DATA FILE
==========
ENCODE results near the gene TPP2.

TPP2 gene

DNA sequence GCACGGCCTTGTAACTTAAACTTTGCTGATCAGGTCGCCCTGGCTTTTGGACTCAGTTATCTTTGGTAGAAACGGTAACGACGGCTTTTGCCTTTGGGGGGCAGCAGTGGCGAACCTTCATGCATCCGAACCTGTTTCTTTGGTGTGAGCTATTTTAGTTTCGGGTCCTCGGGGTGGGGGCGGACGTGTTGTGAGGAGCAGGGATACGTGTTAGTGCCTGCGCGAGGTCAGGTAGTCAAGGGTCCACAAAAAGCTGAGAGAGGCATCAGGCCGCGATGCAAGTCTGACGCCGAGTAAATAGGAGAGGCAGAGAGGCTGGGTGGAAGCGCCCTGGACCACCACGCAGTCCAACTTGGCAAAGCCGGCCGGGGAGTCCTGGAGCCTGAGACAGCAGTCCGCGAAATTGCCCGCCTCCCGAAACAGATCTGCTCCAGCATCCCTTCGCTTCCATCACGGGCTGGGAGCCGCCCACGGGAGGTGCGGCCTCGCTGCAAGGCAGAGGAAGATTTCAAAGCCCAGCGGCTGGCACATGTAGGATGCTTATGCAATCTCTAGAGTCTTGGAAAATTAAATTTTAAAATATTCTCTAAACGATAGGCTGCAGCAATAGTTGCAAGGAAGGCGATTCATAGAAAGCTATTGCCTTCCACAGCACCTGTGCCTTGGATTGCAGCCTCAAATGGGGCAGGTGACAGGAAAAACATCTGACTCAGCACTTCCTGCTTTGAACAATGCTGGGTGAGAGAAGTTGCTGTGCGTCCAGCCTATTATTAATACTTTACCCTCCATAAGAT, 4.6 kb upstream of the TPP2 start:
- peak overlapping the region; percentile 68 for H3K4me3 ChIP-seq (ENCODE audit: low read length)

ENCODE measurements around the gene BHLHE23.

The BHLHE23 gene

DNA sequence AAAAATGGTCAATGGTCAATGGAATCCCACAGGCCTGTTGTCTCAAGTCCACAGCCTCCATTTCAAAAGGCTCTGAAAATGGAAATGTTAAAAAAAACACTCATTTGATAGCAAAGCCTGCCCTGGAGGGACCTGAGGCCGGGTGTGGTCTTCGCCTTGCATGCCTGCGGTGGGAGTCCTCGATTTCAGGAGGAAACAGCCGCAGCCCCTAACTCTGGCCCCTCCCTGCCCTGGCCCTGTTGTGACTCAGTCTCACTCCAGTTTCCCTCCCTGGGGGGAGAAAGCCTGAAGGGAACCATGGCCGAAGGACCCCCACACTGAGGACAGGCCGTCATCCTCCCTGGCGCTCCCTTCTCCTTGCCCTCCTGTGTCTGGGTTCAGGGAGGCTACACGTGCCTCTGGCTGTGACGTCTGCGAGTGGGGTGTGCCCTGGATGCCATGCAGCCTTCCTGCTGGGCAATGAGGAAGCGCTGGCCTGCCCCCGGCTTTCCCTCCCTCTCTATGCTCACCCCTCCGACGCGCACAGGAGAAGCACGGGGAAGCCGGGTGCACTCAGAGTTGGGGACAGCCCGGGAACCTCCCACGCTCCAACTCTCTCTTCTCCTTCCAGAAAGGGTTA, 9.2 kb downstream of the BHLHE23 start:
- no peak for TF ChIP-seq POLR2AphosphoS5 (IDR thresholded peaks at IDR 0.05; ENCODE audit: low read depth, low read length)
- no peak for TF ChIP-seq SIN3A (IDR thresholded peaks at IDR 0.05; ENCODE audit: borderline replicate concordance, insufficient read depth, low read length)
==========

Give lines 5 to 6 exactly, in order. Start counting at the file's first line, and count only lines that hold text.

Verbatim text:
ENCODE measurements around the gene BHLHE23.

The BHLHE23 gene